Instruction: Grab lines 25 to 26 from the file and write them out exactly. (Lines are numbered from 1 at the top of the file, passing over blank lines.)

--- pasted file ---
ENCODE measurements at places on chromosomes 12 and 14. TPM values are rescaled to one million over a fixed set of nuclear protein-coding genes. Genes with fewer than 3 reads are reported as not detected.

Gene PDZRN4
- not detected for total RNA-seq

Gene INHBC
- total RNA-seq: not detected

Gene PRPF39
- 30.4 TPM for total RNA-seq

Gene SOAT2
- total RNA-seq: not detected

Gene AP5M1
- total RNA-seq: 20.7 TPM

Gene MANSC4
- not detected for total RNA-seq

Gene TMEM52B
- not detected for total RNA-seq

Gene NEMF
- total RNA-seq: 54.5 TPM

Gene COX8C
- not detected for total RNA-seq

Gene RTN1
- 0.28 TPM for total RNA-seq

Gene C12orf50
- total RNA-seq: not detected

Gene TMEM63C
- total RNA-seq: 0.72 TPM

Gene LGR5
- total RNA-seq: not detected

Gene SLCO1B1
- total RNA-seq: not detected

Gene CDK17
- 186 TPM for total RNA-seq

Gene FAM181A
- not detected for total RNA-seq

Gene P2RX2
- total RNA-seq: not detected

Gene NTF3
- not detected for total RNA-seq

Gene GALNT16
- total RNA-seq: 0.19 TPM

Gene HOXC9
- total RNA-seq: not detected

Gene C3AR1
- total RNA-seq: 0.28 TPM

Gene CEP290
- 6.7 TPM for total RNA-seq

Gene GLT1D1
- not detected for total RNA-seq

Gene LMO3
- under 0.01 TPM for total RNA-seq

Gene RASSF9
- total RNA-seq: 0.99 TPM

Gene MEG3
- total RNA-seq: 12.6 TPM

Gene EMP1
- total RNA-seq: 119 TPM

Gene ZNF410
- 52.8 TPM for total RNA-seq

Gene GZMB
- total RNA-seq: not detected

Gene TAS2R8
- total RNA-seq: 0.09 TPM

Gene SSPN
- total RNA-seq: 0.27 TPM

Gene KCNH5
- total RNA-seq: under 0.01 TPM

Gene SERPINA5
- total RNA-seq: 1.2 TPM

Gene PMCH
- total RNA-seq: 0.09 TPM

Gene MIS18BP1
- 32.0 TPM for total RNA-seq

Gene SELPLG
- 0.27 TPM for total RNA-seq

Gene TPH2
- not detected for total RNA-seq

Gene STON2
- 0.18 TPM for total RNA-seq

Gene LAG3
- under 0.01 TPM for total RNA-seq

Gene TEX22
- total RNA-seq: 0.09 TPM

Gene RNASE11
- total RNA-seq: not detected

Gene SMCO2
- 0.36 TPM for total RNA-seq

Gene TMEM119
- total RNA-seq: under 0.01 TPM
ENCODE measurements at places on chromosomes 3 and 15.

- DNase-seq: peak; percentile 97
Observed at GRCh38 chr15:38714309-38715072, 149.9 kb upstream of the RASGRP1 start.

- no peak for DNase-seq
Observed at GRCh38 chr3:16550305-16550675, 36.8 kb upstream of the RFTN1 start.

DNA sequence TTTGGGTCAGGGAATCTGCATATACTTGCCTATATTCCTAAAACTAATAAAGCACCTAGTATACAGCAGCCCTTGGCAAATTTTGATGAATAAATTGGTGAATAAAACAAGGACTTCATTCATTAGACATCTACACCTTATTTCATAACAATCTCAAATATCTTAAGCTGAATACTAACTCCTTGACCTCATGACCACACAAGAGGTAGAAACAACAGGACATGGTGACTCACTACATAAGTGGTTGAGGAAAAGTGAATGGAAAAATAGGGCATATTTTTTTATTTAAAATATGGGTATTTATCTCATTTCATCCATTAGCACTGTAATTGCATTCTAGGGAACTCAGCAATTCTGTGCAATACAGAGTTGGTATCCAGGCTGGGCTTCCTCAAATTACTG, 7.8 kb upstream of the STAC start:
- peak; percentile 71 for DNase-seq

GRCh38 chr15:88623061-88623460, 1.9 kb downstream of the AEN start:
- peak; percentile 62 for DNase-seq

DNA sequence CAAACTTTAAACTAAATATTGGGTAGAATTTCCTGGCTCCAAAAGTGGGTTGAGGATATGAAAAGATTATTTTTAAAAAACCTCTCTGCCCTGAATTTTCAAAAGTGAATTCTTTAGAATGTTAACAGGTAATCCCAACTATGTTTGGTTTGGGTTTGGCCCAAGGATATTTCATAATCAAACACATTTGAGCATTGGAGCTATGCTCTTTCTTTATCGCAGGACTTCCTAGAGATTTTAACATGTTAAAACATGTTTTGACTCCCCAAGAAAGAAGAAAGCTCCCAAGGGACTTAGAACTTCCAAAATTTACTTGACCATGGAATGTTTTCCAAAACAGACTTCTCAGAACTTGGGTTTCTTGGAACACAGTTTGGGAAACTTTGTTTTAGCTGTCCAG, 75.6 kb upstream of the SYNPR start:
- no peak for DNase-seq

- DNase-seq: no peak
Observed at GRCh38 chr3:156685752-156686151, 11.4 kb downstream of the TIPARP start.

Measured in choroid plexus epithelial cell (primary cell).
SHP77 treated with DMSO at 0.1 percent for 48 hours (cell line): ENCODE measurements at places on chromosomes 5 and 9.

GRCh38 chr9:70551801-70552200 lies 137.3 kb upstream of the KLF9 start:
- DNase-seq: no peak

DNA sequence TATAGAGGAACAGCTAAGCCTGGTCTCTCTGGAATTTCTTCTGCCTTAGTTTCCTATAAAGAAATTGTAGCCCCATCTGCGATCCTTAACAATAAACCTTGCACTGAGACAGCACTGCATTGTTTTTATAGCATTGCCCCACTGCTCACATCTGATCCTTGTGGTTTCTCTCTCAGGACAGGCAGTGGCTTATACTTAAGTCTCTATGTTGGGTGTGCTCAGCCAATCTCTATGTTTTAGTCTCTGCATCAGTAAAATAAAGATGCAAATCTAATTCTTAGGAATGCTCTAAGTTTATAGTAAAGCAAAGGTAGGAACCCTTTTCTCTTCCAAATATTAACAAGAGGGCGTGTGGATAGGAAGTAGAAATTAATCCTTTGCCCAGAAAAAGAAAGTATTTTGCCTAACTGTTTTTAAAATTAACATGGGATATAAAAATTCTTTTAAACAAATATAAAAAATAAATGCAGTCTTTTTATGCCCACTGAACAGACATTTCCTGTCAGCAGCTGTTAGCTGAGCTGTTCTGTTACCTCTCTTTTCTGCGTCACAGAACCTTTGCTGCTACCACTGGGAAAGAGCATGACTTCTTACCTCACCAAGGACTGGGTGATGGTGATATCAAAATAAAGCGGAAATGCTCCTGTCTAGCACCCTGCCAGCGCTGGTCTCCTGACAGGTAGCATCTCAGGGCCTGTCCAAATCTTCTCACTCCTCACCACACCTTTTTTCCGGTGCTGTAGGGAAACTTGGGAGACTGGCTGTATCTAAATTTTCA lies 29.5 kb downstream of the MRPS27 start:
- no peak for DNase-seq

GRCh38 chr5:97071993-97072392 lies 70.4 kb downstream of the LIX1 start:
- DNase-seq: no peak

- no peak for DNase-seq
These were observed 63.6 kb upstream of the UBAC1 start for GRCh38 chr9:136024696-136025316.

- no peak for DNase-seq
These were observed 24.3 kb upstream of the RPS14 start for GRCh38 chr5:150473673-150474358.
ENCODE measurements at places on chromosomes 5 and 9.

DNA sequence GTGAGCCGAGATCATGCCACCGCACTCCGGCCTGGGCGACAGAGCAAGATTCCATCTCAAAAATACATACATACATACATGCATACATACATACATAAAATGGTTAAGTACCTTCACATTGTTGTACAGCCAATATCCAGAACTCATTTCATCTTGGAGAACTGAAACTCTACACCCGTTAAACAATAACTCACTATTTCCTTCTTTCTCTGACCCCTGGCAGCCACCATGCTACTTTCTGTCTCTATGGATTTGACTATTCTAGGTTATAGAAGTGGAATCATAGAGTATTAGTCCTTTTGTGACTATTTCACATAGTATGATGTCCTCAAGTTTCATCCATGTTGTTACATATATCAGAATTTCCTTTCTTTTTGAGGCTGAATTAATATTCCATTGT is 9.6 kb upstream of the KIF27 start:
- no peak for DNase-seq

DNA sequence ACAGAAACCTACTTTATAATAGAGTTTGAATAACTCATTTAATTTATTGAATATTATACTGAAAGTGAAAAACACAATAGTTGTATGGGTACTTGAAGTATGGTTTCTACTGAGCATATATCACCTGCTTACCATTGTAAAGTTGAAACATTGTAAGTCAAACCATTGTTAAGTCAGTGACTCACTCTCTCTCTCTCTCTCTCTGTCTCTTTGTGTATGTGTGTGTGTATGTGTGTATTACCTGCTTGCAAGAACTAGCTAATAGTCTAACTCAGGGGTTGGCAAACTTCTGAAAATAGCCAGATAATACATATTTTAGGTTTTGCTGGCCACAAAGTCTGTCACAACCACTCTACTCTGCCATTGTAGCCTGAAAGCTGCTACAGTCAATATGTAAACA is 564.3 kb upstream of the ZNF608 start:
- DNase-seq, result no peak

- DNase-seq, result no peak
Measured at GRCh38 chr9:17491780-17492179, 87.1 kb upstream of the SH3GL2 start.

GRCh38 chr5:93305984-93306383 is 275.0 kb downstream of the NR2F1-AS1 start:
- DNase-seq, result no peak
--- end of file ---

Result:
- total RNA-seq: 0.72 TPM

Gene LGR5